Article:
Horse Riding Basics — 4 Critical Items (often overlooked) that we need to Learn (and Review often) before we ever ride
By: Mike Guerini, B.S., M.S., Ph.D.
When we set off to learn to ride a horse…there is so much to learn many people are often overwhelmed. Enthusiastic beginners and those returning to riding after many years out of the saddle want to get to the riding part as quickly as possible. Instructors teach basic grooming, saddling, how to mount, how to go forward and how to stop a horse — often in just one or a few lessons. These are all critical items to learn for sure. Once in the saddle we hear about different speeds (and how to get them and control them) and we also hear a great deal about equitation (heel hip shoulder alignment).
Quite often when I meet riders on their journey I note four major deficiencies in what I call basic understanding and needs before riding. While those of us who instruct and love horses want to see people in the saddle and enjoying our sport — it is important that these four basics are learned or understood before any rider ever legs up onto the back of the horse.
#1 — Balance — this is critical for success in the saddle. Riders need to understand that balance is tied to the rider seat and that the rider must have balanced seat bones in order to ride successfully. Along with balance…riders need to know how breathing helps their balance. Riders should be able to sit and practice changing their balance through their seat and to learn how their position related to shoulders and hips and legs all contribute to balance. So before we ever get on a horse — we need to focus on balance and this will truly make the equitation part easier. Suggestions — work on balance on a trampoline or shifting weight from foot to foot, jumping rope, Yoga, Pilates, Tai Chi….any number of exercises focused on balance are critical for your success as a rider.
#2 — Independent Use of Aids (legs and hands and seat) — The welfare of the horse is protected when riders learn to use their legs and seat and hands independently (and this should be learned before we ever leg up on a horse). New and returning riders often pull and kick at the same time…this is confusing for the horse and depending on the level of simultaneous pull and kick — it may be downright abusive. Suggestions — work on ball toss and ball kicks or swimming with an independent scissors kick …. work on exercises that have you use a hand and leg independently for two tasks. Successful riders work on these exercises before and after rides and new learners should have a degree of mastery of the use of independent aids before getting on the horse.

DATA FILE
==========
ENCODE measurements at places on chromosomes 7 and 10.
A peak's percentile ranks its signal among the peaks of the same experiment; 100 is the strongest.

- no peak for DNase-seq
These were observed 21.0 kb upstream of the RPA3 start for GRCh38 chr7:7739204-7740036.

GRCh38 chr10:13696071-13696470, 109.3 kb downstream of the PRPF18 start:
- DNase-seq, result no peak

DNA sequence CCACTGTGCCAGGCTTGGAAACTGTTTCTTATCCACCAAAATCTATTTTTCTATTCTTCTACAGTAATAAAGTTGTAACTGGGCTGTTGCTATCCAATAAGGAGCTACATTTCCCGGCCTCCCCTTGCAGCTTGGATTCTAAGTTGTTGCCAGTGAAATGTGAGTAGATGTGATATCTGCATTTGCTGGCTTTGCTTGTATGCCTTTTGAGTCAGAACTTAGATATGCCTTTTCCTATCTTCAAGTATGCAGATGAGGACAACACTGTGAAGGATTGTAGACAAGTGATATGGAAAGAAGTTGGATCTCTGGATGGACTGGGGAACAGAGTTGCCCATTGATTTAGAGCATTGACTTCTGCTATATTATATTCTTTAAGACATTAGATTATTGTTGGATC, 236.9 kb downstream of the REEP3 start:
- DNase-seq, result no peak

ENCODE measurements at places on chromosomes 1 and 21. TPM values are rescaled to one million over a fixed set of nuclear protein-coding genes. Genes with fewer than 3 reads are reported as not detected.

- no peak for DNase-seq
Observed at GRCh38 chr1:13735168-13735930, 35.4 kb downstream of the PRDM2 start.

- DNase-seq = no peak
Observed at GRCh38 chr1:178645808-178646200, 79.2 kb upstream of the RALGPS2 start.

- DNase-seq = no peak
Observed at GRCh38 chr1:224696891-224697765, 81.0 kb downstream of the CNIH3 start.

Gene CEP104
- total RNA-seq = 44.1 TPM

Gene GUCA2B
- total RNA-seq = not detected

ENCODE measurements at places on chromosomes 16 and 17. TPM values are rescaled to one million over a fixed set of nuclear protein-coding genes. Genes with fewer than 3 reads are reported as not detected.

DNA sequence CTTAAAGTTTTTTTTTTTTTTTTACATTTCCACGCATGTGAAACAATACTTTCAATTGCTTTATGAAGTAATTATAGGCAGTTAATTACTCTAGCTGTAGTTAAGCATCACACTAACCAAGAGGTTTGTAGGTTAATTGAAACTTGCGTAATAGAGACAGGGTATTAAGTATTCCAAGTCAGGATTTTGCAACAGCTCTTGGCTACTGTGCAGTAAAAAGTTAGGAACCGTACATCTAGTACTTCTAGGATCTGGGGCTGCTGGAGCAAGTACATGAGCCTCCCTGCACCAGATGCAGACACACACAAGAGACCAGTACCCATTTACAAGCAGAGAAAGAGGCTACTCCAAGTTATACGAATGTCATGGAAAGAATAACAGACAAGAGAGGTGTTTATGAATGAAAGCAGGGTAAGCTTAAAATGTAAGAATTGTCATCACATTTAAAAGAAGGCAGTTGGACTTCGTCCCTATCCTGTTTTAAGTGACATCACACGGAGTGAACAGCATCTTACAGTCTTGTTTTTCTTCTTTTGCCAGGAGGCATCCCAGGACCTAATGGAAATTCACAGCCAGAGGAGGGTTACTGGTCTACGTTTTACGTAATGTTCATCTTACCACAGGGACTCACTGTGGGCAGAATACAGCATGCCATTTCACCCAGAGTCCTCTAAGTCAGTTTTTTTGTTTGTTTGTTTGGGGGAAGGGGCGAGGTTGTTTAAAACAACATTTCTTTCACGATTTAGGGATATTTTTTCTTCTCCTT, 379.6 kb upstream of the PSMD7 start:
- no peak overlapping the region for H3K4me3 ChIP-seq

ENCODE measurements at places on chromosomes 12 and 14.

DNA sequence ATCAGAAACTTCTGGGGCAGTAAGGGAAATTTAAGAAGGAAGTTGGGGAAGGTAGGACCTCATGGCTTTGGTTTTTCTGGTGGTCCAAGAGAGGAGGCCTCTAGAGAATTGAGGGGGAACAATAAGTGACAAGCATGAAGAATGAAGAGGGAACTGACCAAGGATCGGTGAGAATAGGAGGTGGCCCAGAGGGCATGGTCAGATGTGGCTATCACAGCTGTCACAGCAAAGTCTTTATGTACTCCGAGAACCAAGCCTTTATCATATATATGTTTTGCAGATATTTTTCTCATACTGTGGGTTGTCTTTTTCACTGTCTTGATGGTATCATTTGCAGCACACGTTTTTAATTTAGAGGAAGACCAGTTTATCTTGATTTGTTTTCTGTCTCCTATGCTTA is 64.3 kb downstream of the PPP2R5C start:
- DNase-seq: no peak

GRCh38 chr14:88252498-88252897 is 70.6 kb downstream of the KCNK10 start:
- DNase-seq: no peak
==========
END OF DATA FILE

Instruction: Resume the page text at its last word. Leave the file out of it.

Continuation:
#3 — Understanding Rhythm — We need to know that the horse walk has a 4 beat rhythm, trot is a two beat rhythm, canter/lope is a 3 beat rhythm and gallop is once again a 4 beat rhythm. We can discuss this — but we also need to diagram what happens in each of these rhythms. We need to take lunge lessons (rider on horse being lunged) to help develop an understanding of rhythm. We need to watch the horses in pasture/pen/paddock and see how they move and think about how that feels for your body. …there are also some great videos out there on the dynamics of movement. Suggestions — Take time for lunge lessons and observation of your horse in movement without a rider. Watch a video on the dynamics of movement.
#4 — Ground Work — All riders need to spend time working with a horse from the ground up. Learn how the horse body bends, moves, how the feet move and what type of reach the horse has in leg extension. Understand how we can influence movement through our aids, through pressure and release….and understand this movement so that you know when you execute a Turn on the Forehand (for example) — you know that the hind end will travel in a larger circle around the front end that is traveling in a small circle (and let me remind you there is a great deal more detail to the Turn on the Forehand beyond what I have shared here). Suggestions — watch videos, take lessons focused only on ground work, draw out how a horse moves in each of the movements from the ground that you will want to do in a saddle.
We most likely can identify other areas of deficiency in riding … but these are most often overlooked by the enthusiastic new rider. Do your horse a favor .. for the welfare of the horse make certain that you take time to include these four items in your learning and ride preparation.
Thank you for reading this blog and please feel free to share.
Dr. Mike Guerini is a scientist, author, and horsemanship Coach in Gilroy California. Mike is focused on balanced horsemanship that takes into account the mental, physical, spiritual, and emotional well-being of the horse. Mike is also the co-inventor of the Equine Hydro-T. You can learn more about Dr. Mike at www.dunmovinranch.com.